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Vernacular architecture

Vernacular buildings in County Clare

County Clare is fortunate to have a wealth of vernacular structures, built for the most part during the last two centuries.

Their appeal stems from their use of natural indigenous, materials for example, limestone and sandstone masonry, Moher and Killaloe slate roofs and wooden windows, doors etc. These materials allow such buildings to assimilate easily into the natural landscape minimising the affects of visual impact.

Their basic simplicity and smaller scale also help to make them more attractive and sympathetic to their natural settings.

Typical examples of County Clare vernacular houses could be categorised into three main house types.:

  • Four or five bay, single storey, gabled, stone farmhouses with natural slate or thatched roofs and high, robust chimneys, located on gables or in the centre of the roof.  These are often flanked by similar gabled out-buildings set at right angles to the main house.
  • Three or four bay, two storey, gabled or hipped stone farmhouses with natural slate roofs and gable chimneys. These are more common in East Clare where the land could support the construction of a greater number of more expensive two storey farmhouses.
  • One and a half storey, three or four bay, stone, gabled ended, farmhouses with stone or brick chimneys. The upper floors are generally lit by wall – head dormer windows which allow greater room in the attic spaces for bedrooms.  These are generally found in East Clare where they are becoming increasingly rare.

Although many of these buildings have been compromised in the past by the use of artificial materials for replacement windows, doors and roofs the traditional character and integrity of many such buildings can be re-instated at little cost by the use of appropriate natural materials.

It is important that such buildings are protected from destruction and decay considering their contribution to the natural landscape and visual amenity of County Clare.

Vernacular architecture in Doonbeg, County Clare

A summary report on the vernacular architecture of the Doonbeg area of West Clare / Tuarascáil Gearr ar an Ailtireacht Áitiúil tharr ar an Dúnbeag agus An Críoch in Iarthar an Chláir.

Introduction, Réamhrá

Níl sa cháipéis seo, ach tuarascáil ghearr, a deineadh, go ró-ghasta, le linn Mí Meithimh 2000, sa cheanntar úd. Tá súil againn go dtógfaidh duine éigin air / uirthi fein an saothar seo a leathnú, sar i bhfad. Bheadh áthas ar Chomhairle Conntae an Chláir cabhair a thabhairt do dhuine, scoil nó dream daoine, le suim sa thaighde chéanna.

The following report is by no means comprehensive and should only be treated as a discussion document on which to base a more in-depth study of the vernacular styles of building in this part of West Clare. This document was initiated from two days spent photographing houses and features around Doonbeg and Creegh in June 2000.

Due to the constraints of time, it was not possible to undertake deeper research, for example, interviewing older inhabitants, particularly local craftsmen, who could shed light on a lot of important, relevant issues. Hopefully this will be conducted soon.

The Doonbeg area of West Clare is particularly rich in traditional and vernacular architecture. It appears that materials, craftsmanship and traditional building techniques have a higher survival rate here than in most other parts of Ireland with the exception, perhaps, of the coastal islands. This is due, in part, to the fact that the area has not suffered from the intense development pressures experienced in other coastal parts of the county and occurs in spite of the fact that the natural amenities in the Doonbeg area, for example, scenery and beaches etc. are among the finest in Europe.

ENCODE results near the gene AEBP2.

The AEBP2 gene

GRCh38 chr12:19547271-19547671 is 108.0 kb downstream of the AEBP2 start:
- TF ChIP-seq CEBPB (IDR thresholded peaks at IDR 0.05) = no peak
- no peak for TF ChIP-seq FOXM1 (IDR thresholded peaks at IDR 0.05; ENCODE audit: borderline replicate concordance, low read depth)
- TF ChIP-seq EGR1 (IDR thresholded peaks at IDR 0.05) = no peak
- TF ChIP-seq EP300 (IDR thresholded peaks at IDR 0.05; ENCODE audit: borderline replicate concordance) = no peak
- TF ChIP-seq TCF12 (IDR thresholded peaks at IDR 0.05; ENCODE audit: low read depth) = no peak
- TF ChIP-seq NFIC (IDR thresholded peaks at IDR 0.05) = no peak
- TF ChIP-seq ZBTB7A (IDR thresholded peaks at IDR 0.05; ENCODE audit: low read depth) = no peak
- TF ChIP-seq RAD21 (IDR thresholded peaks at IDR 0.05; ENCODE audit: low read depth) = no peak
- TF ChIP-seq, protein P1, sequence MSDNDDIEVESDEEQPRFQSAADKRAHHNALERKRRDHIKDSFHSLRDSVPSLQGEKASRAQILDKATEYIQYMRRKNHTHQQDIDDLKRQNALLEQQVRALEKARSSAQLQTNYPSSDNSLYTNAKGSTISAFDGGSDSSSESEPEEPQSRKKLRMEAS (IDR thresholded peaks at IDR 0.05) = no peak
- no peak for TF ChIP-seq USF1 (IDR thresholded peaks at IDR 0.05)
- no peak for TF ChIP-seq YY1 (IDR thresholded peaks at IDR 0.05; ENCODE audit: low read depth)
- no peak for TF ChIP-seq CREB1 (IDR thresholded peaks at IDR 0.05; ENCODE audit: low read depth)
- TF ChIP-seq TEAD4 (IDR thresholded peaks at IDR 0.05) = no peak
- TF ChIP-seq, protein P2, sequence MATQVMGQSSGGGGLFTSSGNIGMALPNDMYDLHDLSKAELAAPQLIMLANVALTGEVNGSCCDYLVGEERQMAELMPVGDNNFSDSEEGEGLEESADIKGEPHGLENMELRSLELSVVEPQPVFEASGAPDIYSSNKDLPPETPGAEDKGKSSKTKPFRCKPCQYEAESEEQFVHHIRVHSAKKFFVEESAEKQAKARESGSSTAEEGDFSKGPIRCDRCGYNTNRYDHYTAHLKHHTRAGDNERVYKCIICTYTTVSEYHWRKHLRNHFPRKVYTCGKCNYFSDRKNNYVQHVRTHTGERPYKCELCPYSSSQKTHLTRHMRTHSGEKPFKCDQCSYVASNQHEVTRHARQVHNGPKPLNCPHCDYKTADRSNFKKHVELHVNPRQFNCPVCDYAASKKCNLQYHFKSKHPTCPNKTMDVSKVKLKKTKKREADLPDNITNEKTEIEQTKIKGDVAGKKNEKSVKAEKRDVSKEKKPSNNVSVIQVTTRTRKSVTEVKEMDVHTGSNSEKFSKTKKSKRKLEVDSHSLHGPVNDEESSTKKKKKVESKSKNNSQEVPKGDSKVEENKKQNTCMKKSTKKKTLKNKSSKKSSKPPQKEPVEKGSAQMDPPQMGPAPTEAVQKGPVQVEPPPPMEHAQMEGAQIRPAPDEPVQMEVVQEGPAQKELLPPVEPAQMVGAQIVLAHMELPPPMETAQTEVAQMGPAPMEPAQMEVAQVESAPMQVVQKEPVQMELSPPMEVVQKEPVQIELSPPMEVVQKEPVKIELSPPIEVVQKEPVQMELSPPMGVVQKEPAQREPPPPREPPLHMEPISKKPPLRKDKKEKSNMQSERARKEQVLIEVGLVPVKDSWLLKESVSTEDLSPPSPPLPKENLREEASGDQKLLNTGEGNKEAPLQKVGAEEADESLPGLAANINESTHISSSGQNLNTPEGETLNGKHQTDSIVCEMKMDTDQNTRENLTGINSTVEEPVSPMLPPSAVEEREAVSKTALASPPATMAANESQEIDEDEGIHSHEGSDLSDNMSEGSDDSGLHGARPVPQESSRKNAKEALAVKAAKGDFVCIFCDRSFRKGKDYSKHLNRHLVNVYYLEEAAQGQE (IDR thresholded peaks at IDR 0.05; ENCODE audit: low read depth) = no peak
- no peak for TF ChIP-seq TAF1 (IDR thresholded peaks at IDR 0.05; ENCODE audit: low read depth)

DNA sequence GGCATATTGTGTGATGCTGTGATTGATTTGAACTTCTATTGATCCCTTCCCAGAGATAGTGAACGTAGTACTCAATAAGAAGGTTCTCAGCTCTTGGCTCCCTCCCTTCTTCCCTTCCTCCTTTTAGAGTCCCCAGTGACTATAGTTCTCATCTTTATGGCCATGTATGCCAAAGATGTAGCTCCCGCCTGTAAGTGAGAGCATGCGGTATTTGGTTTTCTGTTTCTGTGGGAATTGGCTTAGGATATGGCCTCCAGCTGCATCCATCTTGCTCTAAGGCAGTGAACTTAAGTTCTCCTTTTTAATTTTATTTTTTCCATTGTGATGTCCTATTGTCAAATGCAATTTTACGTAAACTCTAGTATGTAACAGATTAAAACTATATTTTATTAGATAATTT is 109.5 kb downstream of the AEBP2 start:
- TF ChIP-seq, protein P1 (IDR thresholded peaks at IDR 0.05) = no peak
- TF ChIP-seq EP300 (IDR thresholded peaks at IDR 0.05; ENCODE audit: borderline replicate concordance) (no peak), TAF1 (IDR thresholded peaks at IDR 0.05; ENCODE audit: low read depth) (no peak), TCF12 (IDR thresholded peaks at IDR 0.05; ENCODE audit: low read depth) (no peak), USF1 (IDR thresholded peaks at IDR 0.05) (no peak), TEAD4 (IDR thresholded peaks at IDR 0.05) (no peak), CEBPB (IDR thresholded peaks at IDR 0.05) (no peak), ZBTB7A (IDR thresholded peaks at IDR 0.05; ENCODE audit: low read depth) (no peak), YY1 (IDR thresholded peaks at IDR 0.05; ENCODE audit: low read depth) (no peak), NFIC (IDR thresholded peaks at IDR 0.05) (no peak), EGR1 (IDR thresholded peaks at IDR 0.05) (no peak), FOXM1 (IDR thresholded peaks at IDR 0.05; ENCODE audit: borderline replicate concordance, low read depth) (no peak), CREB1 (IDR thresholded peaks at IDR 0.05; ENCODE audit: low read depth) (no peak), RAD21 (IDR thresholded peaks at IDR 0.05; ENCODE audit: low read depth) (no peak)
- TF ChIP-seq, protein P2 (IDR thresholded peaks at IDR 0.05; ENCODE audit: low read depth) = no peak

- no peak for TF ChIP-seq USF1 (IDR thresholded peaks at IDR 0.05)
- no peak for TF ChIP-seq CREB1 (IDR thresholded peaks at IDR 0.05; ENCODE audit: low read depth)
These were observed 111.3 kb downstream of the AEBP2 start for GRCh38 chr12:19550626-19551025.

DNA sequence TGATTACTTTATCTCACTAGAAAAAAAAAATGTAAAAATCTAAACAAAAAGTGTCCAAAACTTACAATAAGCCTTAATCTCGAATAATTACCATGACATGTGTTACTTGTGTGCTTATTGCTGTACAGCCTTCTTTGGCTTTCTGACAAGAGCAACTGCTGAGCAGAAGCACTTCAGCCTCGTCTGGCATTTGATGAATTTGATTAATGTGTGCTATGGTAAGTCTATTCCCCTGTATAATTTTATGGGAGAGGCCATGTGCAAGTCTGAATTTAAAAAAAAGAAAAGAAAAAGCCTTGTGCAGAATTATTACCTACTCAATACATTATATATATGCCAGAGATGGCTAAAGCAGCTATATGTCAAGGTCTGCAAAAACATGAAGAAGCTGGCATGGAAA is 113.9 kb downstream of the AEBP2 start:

Other factors, which may have preserved the traditional way of life here, are the distances from major urban centres and a paucity of major industrial development.

From the archaeological evidence, it appears that the area has been inhabited and probably intensively farmed for at least three, and maybe five millennia. The landscape is dotted with over fifty ringforts which were the farmsteads of local families during the Late Bronze Age, Iron Age, Early Christian and Mediaeval Periods. The numerous other monuments including promontory forts, stone caiseals, and ecclesiastical sites indicate the importance of the area in former times.

During the late mediaeval period, the practice of building tall narrow tower houses became widespread in the county. Between 1450 and 1600 almost two hundred and forty such houses were built, mainly in the rich lands in the east of the county. Two such tower houses, were constructed here, by the MacMahons, Lords of Corca Baiscinn.

Although very similar to other tower houses in the county and built using local flagstone and a high degree of masonry skill, they nevertheless, are today in a very poor state of preservation. This may be due to an eventful history, destruction by the Cromwellian Commissioners in the 1650s or natural erosion but there is no doubt that their demise was accelerated by the use of sea sand and seashell-lime in the mortar.

After the Jacobite Wars of the late 17th century, the lordship of the MacMahons was replaced by the new ascendancy landlords who built large, formally designed houses, like Cree House and Knocknagore House, while the poorer people continued to live in small, poorly lit, dry-stone cottages. These were often roofed with bog-oak rafters and thatched with reeds or rushes, while the walls were rendered and lime-washed, both inside and out, as a protection against the elements. These humble cabins are often described as long-houses, due to the widespread practice of accommodating cows at one end, under the same roof.